I READ the recent article by Sheridan Mahavera, No sign of housing market crash, say economists, in which some of the thoughts I expressed in an interview with Free Malaysia Today are reported.
At the light of Mahavera’s piece, I need to clarify both my thoughts and what I believe to be some misunderstandings regarding the concept of crisis, crash and bubble. In particular, the first lines set the article’s tone and they open doors to misinterpretations.
Mahavera writes: “House prices are not expected to fall sharply next year, said economists who disputed speculation that the property market will crash due to a glut”. These lines linked market crash and sharp price fall as if they were the same thing; such an approach to business cycles is misleading.
From the perspective of economic theory, they are two distinct phenomena: a crash is an eventual consequence of a previous boom and its roots need to be found in the dynamic of the boom; the price fall is an eventual consequence of the crash, but its magnitude (sharp, light, …) depends on a series of factors that need to be closely analysed.
The appearance of an economic boom is always related to a modification in the intertemporal structure of preferences, and it is always related to a specific industry, whose expansion dynamics will drive upward the general economic system.
It can happen that consumers become more future-oriented, increasing their savings and therefore ‘communicating’ to the market that more resource are available for long-term investment projects. Or, as it happens more often, entrepreneurs’ mood is lifted up by positive profit expectations, usually focused on a specific industry, which recently was the property sector for the Malaysian case. It is therefore crucial to emphasize the central role of expectations as the driving force behind entrepreneurial preferences.
When positive profit expectations ignite a boom limited to a specific industry, the positive effects fall onto the economic system. The signals an economist should look at are related in particular with the fact that the first wave of investments is always followed by a secondary wave of imitations and speculations.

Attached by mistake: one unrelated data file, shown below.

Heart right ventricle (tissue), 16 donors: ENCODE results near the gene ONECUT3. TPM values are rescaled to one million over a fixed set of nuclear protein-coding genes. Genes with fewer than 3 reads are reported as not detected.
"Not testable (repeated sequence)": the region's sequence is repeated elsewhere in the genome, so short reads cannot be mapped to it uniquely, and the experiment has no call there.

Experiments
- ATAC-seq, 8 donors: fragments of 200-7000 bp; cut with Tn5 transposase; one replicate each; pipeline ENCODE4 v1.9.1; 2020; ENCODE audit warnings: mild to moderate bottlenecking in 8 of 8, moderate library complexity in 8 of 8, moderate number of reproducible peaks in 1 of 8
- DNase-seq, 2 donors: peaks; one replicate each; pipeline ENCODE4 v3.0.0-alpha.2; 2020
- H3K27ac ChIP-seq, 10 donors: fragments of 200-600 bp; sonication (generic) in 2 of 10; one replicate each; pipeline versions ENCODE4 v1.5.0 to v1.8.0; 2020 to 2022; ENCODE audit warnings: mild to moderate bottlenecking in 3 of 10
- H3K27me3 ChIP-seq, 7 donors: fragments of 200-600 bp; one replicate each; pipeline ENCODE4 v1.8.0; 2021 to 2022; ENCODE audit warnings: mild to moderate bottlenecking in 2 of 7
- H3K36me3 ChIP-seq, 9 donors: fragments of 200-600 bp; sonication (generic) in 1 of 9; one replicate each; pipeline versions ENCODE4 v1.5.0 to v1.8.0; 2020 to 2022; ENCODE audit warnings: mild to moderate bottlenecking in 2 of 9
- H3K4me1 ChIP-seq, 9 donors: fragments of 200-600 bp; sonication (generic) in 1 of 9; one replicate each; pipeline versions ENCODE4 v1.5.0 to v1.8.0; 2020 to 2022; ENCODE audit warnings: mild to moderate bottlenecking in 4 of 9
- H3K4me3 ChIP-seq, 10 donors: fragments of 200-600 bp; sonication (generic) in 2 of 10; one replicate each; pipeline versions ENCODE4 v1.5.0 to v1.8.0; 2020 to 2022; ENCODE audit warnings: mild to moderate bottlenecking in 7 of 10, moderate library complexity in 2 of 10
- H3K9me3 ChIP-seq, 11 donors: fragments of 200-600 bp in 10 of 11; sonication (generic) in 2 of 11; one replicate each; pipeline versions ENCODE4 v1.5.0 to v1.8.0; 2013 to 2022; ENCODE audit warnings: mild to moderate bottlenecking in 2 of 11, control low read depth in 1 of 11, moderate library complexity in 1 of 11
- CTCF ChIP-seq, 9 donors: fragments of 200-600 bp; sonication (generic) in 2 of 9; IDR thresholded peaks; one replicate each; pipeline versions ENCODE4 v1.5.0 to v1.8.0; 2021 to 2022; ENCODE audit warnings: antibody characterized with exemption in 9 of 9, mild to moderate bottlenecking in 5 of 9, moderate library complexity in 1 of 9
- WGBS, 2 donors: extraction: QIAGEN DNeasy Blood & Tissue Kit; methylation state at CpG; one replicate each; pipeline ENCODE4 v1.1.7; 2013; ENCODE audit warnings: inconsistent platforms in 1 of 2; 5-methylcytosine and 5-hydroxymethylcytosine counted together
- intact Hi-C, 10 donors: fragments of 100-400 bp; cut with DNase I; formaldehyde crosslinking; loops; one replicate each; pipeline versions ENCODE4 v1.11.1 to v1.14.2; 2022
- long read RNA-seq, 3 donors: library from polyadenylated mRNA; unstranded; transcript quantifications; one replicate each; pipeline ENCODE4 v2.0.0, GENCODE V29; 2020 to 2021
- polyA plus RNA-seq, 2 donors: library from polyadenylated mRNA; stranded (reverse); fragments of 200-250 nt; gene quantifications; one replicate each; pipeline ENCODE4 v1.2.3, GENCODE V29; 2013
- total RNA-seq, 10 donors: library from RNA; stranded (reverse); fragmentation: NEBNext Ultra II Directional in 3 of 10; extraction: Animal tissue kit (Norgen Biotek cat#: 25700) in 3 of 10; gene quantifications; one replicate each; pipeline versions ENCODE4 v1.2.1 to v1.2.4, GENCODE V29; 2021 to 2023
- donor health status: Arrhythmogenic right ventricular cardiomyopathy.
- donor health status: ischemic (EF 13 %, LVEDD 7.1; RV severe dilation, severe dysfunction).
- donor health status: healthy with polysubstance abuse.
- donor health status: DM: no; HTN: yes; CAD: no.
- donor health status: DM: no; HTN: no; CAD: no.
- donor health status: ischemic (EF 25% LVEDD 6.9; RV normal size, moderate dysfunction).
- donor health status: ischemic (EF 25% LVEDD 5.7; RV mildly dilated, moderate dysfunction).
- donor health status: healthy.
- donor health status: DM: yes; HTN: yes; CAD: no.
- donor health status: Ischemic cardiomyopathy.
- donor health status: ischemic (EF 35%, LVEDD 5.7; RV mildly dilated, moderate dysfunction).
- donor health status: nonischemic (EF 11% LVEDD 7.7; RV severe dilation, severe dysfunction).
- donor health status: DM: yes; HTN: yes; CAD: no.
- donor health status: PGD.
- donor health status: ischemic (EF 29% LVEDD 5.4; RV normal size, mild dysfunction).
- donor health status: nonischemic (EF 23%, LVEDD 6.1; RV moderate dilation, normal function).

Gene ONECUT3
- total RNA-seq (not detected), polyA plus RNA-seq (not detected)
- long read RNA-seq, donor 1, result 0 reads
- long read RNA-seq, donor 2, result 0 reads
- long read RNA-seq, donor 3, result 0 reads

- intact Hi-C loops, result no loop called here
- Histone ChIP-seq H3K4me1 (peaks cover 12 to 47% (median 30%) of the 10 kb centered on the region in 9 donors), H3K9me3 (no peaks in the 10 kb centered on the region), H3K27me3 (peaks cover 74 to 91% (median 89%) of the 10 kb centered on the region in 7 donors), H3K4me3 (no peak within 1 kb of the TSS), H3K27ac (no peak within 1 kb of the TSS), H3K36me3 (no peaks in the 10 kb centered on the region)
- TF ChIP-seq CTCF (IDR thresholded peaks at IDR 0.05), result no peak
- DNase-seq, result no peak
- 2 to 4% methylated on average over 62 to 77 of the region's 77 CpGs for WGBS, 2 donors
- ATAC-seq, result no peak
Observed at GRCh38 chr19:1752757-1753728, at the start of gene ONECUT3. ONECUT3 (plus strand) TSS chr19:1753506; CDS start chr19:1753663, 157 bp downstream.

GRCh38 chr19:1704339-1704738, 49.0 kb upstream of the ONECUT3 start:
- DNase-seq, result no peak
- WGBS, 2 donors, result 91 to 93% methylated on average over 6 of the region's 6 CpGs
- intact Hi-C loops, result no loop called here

The pace of economic growth becomes particularly sustained when the primary wave of entrepreneurial investments is joined by a stage of secondary growth encouraged by the instincts of imitators in search of profit and driven by ‘fashion’.
Why are imitations inevitable? It is easy to imagine how the success of entrepreneurial initiatives is readily followed by imitators looking for success within what at first sight always seems to be a period of growth destined never to end.
The primary stage of growth is characterized by investment set in motion by a limited number of entrepreneurs – those who are able to seize opportunities that go unnoticed by most people and therefore the first to change their expectations. The secondary stage is characterized by the appearance on the market of an exceptional number of imitators, driven by profit expectations arising from observing the ongoing of the boom set in motion by the first innovative entrepreneurs.
If the reality of imitative actions cannot be eliminated, it outlines the character of the growth process by emphasizing development above the initially imagined level. Like the primary wave of investments, the second wave is generated by profit expectations, particularly the expectation that the current situation will not change. From a quantitative point of view, moreover, imitation (secondary) investments might even be greater than the first cycle of investments since they involve a larger number of individuals, whose expectations are ‘over-excited’ by the boom.
The secondary wave of the boom deserves special attention. What form does the imitative desire take? It generates new demand for loanable funds; this means an attempt to extending the boom, thereby also increasing the degree of uncertainty.
The positive sentiment, that becomes ‘incandescent’ at the end of the primary expansion stage, also plays a role in regards to the action of banks. In fact, precisely because of what happens during expansion, it is highly likely that banks make available ‘virtual funds’ that are not backed up by real savings, driven by expectations that the adaptation of consumer preferences (further saving) cannot but occur, precisely because of the enthusiasm generated by the boom.